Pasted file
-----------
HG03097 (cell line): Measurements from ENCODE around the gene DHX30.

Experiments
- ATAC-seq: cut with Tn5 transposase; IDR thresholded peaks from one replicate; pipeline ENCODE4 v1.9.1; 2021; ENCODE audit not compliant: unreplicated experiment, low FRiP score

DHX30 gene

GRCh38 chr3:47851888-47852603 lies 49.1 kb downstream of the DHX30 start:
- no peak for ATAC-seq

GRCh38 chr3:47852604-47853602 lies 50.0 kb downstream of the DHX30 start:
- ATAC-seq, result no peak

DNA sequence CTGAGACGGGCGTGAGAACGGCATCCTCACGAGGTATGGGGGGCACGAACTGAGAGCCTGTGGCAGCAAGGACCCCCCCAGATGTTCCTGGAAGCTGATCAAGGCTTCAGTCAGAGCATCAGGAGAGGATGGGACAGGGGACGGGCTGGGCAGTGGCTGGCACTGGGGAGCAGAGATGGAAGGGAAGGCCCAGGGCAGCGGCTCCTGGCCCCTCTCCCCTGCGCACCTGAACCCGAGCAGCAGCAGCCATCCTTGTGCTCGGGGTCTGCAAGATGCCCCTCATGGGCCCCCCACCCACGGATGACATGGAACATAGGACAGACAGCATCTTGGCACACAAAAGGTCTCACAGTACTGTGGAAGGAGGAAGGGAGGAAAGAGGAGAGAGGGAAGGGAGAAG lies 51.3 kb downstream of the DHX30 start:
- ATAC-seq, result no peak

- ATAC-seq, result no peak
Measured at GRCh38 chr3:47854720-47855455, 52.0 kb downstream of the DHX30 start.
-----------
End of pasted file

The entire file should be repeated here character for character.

HG03097 (cell line): Measurements from ENCODE around the gene DHX30.

Experiments
- ATAC-seq: cut with Tn5 transposase; IDR thresholded peaks from one replicate; pipeline ENCODE4 v1.9.1; 2021; ENCODE audit not compliant: unreplicated experiment, low FRiP score

DHX30 gene

GRCh38 chr3:47851888-47852603 lies 49.1 kb downstream of the DHX30 start:
- no peak for ATAC-seq

GRCh38 chr3:47852604-47853602 lies 50.0 kb downstream of the DHX30 start:
- ATAC-seq, result no peak

DNA sequence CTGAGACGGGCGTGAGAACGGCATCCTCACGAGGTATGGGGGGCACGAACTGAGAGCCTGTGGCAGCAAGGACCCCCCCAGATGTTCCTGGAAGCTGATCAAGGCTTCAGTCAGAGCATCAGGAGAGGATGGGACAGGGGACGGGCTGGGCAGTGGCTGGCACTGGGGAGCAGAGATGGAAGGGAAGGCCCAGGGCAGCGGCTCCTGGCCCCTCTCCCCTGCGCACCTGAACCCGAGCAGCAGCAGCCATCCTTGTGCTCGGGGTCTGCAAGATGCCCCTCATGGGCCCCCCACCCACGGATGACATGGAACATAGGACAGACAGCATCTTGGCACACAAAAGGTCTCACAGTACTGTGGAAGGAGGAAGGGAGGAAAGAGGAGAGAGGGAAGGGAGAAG lies 51.3 kb downstream of the DHX30 start:
- ATAC-seq, result no peak

- ATAC-seq, result no peak
Measured at GRCh38 chr3:47854720-47855455, 52.0 kb downstream of the DHX30 start.